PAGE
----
1 and 2 Temple Gardens, east elevation

East elevation of Nos. 1 and 2 Temple Gardens. Listed Building. E M Barry. 1875-80. Portland stone building "in modified, French chateau style" (listing text). The set of chambers consists of two blocks, on the east and west of Middle Temple Lane, with Inner Temple Gardens on the east side and Middle Temple Gardens on the west. The two blocks are joined over the entrance archway leading from the Embankment into the lane. The adjoining brick buildings seen here on the right are the back of the Harcourt Buildings, rebuilt on Robert Smirke's foundations after World War II. [Click on the photographs to enlarge them.]

Left: South elevation with corner tower. Right: Detail of corner tower.

Central archway

The archway between Temple Gardens 1-2 (in Inner Temple), and Temple Gardens 3 (in Middle Temple). The listing text describes Temple Gardens buildings as a whole thus: "Battered basement, and 4 main storeys plus 2 in steep slated roof with cresting. Rounded corner towers; tall bay windows; balconies; rich figure sculpture and carving. Elaborated centre-piece and stone dormers etc." The sculptural decoration was by Mabey & Co (see Ward-Jackson 400) apart from the very appropriate over-life-size figures by William Calder Marshall of Learning and Justice in the canopied niches.

Left: Medallions with women's heads in high relief on the side and front of the pilasters above the archway. Right: Two heads on a frieze between windows. The latter must be (on the left) Diana with a crescent moon, and (on the right) her twin brother Apollo, the sun god.

Left: The other side of the archway. This is much plainer than the Gardens side, but has shields showing Pegasus on the left, emblematic of the Inner Temple, and a lamb and flag on the right, emblematic of Middle Temple. The Temple Gardens buildings are the only ones shared between both Inns of Court. Barry had been appointed by the Inner Temple, and J. P. Aubyn, who had also been involved in the 1860s restoration of the Temple Church, was the surveyor/architect for the Middle Temple, with whom Barry consulted. Right: Entrance to 1 Temple Gardens. The initials WHC above the door stand for William Henry Cooke, treasurer at the time of construction. This is the more intimate side of the archway.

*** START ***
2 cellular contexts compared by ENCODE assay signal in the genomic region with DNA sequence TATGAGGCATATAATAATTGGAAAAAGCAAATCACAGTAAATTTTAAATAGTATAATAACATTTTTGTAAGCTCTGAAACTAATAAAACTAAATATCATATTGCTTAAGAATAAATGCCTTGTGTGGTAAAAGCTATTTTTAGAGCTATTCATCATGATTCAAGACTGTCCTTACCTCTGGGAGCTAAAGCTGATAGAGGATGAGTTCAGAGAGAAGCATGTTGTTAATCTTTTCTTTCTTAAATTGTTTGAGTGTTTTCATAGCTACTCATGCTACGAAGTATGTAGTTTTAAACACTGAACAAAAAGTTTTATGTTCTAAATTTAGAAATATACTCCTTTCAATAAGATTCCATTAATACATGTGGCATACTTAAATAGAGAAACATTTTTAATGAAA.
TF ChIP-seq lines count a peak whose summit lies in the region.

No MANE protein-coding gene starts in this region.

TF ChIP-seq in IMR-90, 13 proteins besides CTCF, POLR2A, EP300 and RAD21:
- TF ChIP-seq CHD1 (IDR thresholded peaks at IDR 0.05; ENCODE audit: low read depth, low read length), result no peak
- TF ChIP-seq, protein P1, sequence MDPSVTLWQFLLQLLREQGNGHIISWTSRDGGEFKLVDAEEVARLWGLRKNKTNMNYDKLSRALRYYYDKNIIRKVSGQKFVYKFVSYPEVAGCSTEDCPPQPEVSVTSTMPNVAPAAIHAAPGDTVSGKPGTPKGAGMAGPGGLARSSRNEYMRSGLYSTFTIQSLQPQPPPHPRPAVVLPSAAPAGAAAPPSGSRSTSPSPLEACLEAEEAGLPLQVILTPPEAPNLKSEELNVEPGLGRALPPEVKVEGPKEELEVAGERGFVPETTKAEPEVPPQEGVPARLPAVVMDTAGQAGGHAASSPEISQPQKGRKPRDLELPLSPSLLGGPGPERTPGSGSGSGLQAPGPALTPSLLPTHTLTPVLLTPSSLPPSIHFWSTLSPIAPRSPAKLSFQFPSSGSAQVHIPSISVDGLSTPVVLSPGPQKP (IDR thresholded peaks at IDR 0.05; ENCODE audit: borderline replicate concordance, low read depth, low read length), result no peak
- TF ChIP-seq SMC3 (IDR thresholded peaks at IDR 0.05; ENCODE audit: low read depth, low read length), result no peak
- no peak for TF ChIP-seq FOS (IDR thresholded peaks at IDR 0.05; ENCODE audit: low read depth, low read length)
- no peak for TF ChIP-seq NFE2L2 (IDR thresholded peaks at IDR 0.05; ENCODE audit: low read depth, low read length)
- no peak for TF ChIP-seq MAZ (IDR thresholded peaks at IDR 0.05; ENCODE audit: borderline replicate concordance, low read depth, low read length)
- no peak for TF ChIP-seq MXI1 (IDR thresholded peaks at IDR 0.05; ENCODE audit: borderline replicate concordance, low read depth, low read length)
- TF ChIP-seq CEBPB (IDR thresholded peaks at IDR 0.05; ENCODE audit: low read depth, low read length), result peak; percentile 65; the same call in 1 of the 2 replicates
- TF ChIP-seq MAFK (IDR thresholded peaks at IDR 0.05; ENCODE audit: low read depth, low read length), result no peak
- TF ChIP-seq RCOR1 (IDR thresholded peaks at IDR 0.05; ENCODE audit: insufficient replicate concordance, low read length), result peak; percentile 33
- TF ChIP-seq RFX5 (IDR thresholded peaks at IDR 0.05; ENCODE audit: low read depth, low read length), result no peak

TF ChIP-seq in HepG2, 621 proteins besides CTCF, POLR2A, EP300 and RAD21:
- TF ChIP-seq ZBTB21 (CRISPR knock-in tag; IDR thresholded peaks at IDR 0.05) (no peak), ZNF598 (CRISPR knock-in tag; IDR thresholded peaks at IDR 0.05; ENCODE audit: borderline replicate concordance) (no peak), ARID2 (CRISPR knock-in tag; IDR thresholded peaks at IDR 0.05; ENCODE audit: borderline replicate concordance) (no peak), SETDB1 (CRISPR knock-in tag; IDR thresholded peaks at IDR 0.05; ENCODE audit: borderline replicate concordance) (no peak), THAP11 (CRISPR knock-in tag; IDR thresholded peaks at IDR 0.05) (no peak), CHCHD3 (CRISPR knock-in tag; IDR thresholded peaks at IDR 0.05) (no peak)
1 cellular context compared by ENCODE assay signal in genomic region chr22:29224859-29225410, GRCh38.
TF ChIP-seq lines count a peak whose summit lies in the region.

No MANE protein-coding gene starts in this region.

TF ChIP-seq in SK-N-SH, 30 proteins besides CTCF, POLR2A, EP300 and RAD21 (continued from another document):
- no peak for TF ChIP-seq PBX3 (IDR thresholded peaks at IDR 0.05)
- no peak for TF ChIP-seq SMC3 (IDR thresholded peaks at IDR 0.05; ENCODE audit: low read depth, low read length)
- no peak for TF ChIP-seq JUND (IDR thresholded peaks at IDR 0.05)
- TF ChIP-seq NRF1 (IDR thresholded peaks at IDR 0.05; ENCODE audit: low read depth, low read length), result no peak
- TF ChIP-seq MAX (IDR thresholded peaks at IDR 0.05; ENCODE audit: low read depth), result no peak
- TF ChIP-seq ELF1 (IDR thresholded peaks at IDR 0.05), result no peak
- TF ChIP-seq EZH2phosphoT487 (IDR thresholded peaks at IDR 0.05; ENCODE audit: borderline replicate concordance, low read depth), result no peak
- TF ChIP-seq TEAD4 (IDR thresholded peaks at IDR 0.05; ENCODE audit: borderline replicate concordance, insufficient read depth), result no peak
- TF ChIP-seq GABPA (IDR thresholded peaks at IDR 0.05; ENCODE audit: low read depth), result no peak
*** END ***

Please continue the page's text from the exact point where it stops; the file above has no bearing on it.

Early opinion about Temple Garden buildings and the Embankment entrance seems to have been unfavourable. "A picturesque gateway here, even a plain but well-proportioned one, like Wren's at the top, would have been a conspicuous ornament to the neighbourhood," grumbles one early commentator (Loftie 135). What was actually erected in this spot was "vulgar in its ornateness, and entirely out of place ... a vulgar monstrosity," inveighs another (Bellot 294-95). But today Barry's work is considered "exuberant and eclectic .. .an imposing introduction to the Lane" ("Conservation Area," 3).

All photographs except the last two by George P. Landow, commentary and last two photographs by Jacqueline Banerjee. [You may use these images without prior permission for any scholarly or educational purpose as long as you (1) credit the photographer and (2) link your document to this URL in a web document or cite the Victorian Web in a print one.

Related Material


Bellot, Hugh Hale Leigh. The Inner and Middle Temple: Legal, Literary, and Historical Associations. London: Methuen, 1902.

"Conservation Area Character Summary: Temples.". City of London, 2007. Web. 18 December 2011.

Loftie, W. J. The Inns of Court and Chancery. London: Seeley & Co., 1895. Internet Archive. Web. 18 Dec. 2011.

"Temple Gardens I-4, Inner and Middle Temples." British Listed Buildings. Web. 18 December 2011.

Ward-Jackson, Philip. Public Sculpture of the City of London. Liverpool: Liverpool University Press, 2003.

Last modified 29 September 2012